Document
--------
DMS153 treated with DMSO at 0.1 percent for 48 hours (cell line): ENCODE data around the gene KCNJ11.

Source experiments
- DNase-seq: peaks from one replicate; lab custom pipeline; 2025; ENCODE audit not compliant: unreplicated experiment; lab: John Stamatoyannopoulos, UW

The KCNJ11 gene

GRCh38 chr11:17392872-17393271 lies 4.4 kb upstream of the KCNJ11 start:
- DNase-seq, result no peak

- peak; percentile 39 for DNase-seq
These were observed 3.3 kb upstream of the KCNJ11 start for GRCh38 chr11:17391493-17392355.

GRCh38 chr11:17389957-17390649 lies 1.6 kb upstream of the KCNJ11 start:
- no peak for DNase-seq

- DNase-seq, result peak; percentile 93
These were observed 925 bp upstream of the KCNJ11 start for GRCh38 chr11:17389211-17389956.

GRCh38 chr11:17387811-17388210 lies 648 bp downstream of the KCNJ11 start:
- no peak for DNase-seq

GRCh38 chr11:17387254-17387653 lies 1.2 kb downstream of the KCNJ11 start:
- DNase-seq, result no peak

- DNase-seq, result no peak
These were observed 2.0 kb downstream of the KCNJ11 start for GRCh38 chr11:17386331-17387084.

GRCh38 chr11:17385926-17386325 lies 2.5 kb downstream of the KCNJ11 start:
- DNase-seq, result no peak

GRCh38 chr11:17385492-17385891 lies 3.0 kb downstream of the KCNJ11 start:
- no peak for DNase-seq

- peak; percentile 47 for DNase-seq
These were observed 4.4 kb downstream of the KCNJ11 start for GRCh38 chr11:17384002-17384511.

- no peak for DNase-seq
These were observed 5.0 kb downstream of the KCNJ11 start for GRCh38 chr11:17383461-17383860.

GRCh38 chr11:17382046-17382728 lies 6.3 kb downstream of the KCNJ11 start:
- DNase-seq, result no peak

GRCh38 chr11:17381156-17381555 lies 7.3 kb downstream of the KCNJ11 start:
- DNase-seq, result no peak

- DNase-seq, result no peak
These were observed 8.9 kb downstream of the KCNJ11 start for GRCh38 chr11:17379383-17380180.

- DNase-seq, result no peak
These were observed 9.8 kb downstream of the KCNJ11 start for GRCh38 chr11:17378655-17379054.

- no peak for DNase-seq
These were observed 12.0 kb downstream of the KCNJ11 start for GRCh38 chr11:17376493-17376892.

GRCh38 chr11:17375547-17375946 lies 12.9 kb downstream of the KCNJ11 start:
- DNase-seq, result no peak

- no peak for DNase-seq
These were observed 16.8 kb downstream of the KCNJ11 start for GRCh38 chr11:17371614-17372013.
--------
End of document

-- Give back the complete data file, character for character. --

DMS153 treated with DMSO at 0.1 percent for 48 hours (cell line): ENCODE data around the gene KCNJ11.

Source experiments
- DNase-seq: peaks from one replicate; lab custom pipeline; 2025; ENCODE audit not compliant: unreplicated experiment; lab: John Stamatoyannopoulos, UW

The KCNJ11 gene

GRCh38 chr11:17392872-17393271 lies 4.4 kb upstream of the KCNJ11 start:
- DNase-seq, result no peak

- peak; percentile 39 for DNase-seq
These were observed 3.3 kb upstream of the KCNJ11 start for GRCh38 chr11:17391493-17392355.

GRCh38 chr11:17389957-17390649 lies 1.6 kb upstream of the KCNJ11 start:
- no peak for DNase-seq

- DNase-seq, result peak; percentile 93
These were observed 925 bp upstream of the KCNJ11 start for GRCh38 chr11:17389211-17389956.

GRCh38 chr11:17387811-17388210 lies 648 bp downstream of the KCNJ11 start:
- no peak for DNase-seq

GRCh38 chr11:17387254-17387653 lies 1.2 kb downstream of the KCNJ11 start:
- DNase-seq, result no peak

- DNase-seq, result no peak
These were observed 2.0 kb downstream of the KCNJ11 start for GRCh38 chr11:17386331-17387084.

GRCh38 chr11:17385926-17386325 lies 2.5 kb downstream of the KCNJ11 start:
- DNase-seq, result no peak

GRCh38 chr11:17385492-17385891 lies 3.0 kb downstream of the KCNJ11 start:
- no peak for DNase-seq

- peak; percentile 47 for DNase-seq
These were observed 4.4 kb downstream of the KCNJ11 start for GRCh38 chr11:17384002-17384511.

- no peak for DNase-seq
These were observed 5.0 kb downstream of the KCNJ11 start for GRCh38 chr11:17383461-17383860.

GRCh38 chr11:17382046-17382728 lies 6.3 kb downstream of the KCNJ11 start:
- DNase-seq, result no peak

GRCh38 chr11:17381156-17381555 lies 7.3 kb downstream of the KCNJ11 start:
- DNase-seq, result no peak

- DNase-seq, result no peak
These were observed 8.9 kb downstream of the KCNJ11 start for GRCh38 chr11:17379383-17380180.

- DNase-seq, result no peak
These were observed 9.8 kb downstream of the KCNJ11 start for GRCh38 chr11:17378655-17379054.

- no peak for DNase-seq
These were observed 12.0 kb downstream of the KCNJ11 start for GRCh38 chr11:17376493-17376892.

GRCh38 chr11:17375547-17375946 lies 12.9 kb downstream of the KCNJ11 start:
- DNase-seq, result no peak

- no peak for DNase-seq
These were observed 16.8 kb downstream of the KCNJ11 start for GRCh38 chr11:17371614-17372013.